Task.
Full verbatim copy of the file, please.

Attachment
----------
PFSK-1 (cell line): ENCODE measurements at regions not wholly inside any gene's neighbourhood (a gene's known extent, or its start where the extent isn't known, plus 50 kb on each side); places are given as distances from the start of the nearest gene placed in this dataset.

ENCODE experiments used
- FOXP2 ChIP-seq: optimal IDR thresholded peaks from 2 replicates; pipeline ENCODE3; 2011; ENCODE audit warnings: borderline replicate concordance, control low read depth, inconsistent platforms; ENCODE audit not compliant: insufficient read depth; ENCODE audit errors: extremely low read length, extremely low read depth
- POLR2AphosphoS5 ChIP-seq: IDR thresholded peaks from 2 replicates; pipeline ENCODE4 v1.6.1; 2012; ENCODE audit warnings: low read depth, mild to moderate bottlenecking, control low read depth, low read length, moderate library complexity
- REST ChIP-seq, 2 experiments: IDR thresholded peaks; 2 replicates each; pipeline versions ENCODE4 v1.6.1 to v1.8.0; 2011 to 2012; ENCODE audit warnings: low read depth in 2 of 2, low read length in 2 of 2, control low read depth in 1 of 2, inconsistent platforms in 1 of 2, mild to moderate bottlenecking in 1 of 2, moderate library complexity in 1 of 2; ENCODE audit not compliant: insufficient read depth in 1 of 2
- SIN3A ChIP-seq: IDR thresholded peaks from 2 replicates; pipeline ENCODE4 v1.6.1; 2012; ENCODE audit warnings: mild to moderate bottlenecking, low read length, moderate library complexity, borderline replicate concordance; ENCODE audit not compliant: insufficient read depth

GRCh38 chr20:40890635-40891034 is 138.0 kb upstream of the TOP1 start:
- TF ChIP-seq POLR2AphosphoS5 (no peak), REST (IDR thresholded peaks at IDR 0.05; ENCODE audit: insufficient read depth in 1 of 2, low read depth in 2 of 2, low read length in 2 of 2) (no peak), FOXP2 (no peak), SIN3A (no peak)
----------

PFSK-1 (cell line): ENCODE measurements at regions not wholly inside any gene's neighbourhood (a gene's known extent, or its start where the extent isn't known, plus 50 kb on each side); places are given as distances from the start of the nearest gene placed in this dataset.

ENCODE experiments used
- FOXP2 ChIP-seq: optimal IDR thresholded peaks from 2 replicates; pipeline ENCODE3; 2011; ENCODE audit warnings: borderline replicate concordance, control low read depth, inconsistent platforms; ENCODE audit not compliant: insufficient read depth; ENCODE audit errors: extremely low read length, extremely low read depth
- POLR2AphosphoS5 ChIP-seq: IDR thresholded peaks from 2 replicates; pipeline ENCODE4 v1.6.1; 2012; ENCODE audit warnings: low read depth, mild to moderate bottlenecking, control low read depth, low read length, moderate library complexity
- REST ChIP-seq, 2 experiments: IDR thresholded peaks; 2 replicates each; pipeline versions ENCODE4 v1.6.1 to v1.8.0; 2011 to 2012; ENCODE audit warnings: low read depth in 2 of 2, low read length in 2 of 2, control low read depth in 1 of 2, inconsistent platforms in 1 of 2, mild to moderate bottlenecking in 1 of 2, moderate library complexity in 1 of 2; ENCODE audit not compliant: insufficient read depth in 1 of 2
- SIN3A ChIP-seq: IDR thresholded peaks from 2 replicates; pipeline ENCODE4 v1.6.1; 2012; ENCODE audit warnings: mild to moderate bottlenecking, low read length, moderate library complexity, borderline replicate concordance; ENCODE audit not compliant: insufficient read depth

GRCh38 chr20:40890635-40891034 is 138.0 kb upstream of the TOP1 start:
- TF ChIP-seq POLR2AphosphoS5 (no peak), REST (IDR thresholded peaks at IDR 0.05; ENCODE audit: insufficient read depth in 1 of 2, low read depth in 2 of 2, low read length in 2 of 2) (no peak), FOXP2 (no peak), SIN3A (no peak)